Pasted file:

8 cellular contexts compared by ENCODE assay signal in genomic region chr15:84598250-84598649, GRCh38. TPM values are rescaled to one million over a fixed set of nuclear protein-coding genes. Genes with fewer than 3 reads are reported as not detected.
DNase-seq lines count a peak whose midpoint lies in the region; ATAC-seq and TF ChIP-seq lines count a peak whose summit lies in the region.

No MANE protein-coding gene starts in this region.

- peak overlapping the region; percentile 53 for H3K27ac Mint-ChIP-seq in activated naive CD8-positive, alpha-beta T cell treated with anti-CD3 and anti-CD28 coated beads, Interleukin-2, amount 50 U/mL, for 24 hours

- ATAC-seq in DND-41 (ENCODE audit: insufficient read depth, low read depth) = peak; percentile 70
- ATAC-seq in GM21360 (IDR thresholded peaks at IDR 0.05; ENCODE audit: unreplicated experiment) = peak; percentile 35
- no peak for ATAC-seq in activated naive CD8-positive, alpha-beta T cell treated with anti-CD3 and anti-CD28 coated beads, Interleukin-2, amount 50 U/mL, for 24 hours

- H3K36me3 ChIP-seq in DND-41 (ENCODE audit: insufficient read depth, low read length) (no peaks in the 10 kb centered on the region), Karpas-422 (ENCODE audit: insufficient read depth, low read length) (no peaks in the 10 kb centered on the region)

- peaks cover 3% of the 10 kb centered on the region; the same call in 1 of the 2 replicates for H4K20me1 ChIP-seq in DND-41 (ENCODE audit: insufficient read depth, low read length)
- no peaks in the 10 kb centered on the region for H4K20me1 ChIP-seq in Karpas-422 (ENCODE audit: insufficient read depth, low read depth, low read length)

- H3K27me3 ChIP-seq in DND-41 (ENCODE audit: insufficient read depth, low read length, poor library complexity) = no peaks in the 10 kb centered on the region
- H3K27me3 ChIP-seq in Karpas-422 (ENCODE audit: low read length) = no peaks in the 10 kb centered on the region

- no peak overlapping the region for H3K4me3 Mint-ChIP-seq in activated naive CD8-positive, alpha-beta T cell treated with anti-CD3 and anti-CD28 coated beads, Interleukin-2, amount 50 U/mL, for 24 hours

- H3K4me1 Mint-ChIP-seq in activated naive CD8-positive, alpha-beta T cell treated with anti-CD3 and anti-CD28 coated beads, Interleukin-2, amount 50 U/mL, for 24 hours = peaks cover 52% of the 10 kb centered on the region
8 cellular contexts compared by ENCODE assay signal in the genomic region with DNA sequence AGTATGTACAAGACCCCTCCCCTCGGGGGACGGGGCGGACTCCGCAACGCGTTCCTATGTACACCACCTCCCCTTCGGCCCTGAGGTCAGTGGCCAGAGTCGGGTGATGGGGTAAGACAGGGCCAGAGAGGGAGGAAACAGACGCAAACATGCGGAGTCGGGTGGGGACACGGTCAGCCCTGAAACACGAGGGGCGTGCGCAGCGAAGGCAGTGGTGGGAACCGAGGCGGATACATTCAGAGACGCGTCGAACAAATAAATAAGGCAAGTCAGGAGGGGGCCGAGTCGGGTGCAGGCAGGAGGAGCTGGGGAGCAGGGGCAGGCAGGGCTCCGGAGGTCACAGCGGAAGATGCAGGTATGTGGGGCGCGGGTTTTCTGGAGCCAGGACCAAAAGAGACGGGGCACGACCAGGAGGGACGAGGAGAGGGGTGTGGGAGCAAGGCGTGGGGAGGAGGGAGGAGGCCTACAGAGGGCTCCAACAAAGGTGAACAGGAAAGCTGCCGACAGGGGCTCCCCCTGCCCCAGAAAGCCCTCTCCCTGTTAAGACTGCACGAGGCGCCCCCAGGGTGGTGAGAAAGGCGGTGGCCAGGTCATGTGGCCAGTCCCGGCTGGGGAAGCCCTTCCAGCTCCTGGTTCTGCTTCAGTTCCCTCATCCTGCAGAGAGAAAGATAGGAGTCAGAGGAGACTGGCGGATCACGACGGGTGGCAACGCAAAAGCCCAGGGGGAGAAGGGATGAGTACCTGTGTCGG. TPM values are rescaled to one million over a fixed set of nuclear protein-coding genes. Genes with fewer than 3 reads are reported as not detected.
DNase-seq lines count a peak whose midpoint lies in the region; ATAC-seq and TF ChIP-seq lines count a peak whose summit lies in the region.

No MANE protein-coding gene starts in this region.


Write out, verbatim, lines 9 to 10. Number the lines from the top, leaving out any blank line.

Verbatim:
- peaks cover 3% of the 10 kb centered on the region; the same call in 1 of the 2 replicates for H4K20me1 ChIP-seq in DND-41 (ENCODE audit: insufficient read depth, low read length)
- no peaks in the 10 kb centered on the region for H4K20me1 ChIP-seq in Karpas-422 (ENCODE audit: insufficient read depth, low read depth, low read length)